André Calmettes, Charles Le Bargy

T. it.: L’assassinio del Duca di Guisa; Prod.: Pathé Frères 35mm. D.: 11′ a 16 f/s. Musica originale di Camille Saint-Saens

T. it.: Italian title. T. int.: International title. T. alt.: Alternative title. Sog.: Story. Scen.: Screenplay. F.: Cinematography. M.: Editing. Scgf.: Set Design. Mus.: Music. Int.: Cast. Prod.: Production Company. L.: Length. D.: Running Time. f/s: Frames per second. Bn.: Black e White. Col.: Color. Da: Print source

Film Notes

The last of the great French romantic composers, the career of Camille Saint-Saëns has touched every aspect of composition: from chamber music to symphonies to piano concertos to ballet music to opera. It is therefore not surprising that Saint-Saëns would extend his mastery to film music. The score is fluid and ornate and meets every expectation of a Saint-Saëns score would bring.

Timothy Brock

The screenplay by Henri Lavedan (of the Académie Française) published in “l’Illustration” was a story fit for images, and the acting of Le Bargy (of the Comédie Française) was intelligent even if exaggerated. Bertin’s set designs reproduced the historical rooms of Blois. Saint-Säens’s score was the first written for a film. (…) In 1922 Griffith said to Robert Florey: “My best film memory? The sensation I felt about ten years ago while watching a wonderful movie, Assassinat du Duc de Guise. It was a true revelation for me. Ah! If your compatriots had continued to make movies of this kind (of course, while also keeping abreast of new methods), today they would be the best filmmakers in the world.’ Esteem that may seem exaggerated if Carl Dreyer had not also expressed his admiration of the film in 1927.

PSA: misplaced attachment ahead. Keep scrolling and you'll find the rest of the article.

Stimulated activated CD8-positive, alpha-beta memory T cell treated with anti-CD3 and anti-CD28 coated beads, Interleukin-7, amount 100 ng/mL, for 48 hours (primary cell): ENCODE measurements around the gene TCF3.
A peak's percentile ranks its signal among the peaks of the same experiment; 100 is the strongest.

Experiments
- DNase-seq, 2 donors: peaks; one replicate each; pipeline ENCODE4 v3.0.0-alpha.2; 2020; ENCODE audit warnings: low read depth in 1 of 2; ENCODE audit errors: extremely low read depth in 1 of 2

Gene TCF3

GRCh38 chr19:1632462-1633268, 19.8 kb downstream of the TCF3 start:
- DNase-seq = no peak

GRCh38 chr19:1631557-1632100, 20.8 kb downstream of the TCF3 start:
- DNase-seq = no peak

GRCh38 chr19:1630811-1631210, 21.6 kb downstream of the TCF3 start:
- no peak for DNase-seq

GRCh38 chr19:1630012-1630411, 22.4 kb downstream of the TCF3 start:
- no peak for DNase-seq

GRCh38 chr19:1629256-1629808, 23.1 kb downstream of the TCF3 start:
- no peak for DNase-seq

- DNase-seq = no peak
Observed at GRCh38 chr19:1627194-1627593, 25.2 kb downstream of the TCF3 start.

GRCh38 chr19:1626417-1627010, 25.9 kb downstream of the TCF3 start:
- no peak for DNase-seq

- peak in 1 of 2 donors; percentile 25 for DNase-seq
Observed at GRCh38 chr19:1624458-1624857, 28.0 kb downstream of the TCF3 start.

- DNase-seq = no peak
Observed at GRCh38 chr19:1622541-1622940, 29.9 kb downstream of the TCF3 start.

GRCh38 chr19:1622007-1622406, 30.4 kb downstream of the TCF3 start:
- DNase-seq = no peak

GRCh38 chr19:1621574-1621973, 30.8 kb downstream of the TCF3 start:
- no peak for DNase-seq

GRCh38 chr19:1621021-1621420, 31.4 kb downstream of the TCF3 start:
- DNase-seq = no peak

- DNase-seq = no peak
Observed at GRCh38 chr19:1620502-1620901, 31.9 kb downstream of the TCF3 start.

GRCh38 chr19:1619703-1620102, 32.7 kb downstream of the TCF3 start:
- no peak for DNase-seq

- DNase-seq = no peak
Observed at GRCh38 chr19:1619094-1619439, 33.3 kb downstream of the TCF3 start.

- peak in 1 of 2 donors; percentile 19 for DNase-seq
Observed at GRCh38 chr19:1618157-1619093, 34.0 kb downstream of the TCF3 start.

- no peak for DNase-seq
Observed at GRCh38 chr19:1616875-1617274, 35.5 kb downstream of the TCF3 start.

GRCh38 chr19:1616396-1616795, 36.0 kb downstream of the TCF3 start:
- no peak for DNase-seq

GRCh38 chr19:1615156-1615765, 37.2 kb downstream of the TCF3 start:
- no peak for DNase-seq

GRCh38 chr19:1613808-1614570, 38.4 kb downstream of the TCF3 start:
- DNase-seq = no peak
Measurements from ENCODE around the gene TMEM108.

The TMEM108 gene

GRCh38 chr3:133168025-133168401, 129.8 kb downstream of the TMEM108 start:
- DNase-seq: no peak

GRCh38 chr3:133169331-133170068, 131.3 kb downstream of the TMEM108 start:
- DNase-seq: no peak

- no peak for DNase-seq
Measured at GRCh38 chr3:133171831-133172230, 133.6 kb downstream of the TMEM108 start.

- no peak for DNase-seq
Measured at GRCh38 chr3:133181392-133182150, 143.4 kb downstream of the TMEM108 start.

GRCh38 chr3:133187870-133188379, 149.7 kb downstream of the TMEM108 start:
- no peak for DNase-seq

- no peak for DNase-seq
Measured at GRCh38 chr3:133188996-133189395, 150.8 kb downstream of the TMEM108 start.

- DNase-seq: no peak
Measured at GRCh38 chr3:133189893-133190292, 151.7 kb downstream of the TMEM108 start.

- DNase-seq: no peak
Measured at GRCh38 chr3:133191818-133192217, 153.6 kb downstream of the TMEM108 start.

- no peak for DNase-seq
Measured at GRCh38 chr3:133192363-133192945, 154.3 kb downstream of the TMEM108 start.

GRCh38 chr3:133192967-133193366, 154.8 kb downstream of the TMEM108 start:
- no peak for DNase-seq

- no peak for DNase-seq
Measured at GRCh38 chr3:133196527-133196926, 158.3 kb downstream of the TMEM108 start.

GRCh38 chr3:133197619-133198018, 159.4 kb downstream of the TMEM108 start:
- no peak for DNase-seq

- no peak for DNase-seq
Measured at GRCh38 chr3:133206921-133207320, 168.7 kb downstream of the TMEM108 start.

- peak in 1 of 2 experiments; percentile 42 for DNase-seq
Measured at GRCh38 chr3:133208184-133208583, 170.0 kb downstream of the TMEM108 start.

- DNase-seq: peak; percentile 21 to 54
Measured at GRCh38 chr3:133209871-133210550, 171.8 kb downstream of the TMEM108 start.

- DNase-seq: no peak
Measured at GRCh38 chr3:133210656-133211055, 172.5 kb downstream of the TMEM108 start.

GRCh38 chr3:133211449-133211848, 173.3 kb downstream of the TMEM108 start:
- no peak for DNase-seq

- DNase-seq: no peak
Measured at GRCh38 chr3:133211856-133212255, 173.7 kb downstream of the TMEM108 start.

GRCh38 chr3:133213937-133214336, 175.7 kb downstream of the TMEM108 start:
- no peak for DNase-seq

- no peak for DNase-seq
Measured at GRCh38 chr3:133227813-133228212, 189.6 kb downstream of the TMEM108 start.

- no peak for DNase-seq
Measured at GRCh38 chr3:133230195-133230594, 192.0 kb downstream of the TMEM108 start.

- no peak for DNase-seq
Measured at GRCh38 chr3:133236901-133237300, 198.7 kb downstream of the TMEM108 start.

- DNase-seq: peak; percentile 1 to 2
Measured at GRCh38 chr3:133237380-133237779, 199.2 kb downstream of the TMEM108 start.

The revolution created by this work was accurately analyzed by Victorin Jasset in a 1911 text: “All the rules observed until then proved to be vain. Actors performed without running, they were immobile, creating a more intense effect, even if some technical but understandable flaws are apparent (…), Le Bargy built a character rich in details, which alone was a revelation. A beginner brought new principles, and his method was more appropriate. Aside from a few technical rules, there was nothing left of the old school.” The success of Duc de Guise determined the onset of the ‘film d’art’ in the United States, all over Europe and especially in Italy.

Georges Sadoul, Dictionnaire du cinéma, Éditions du Seuil, Paris, 1965

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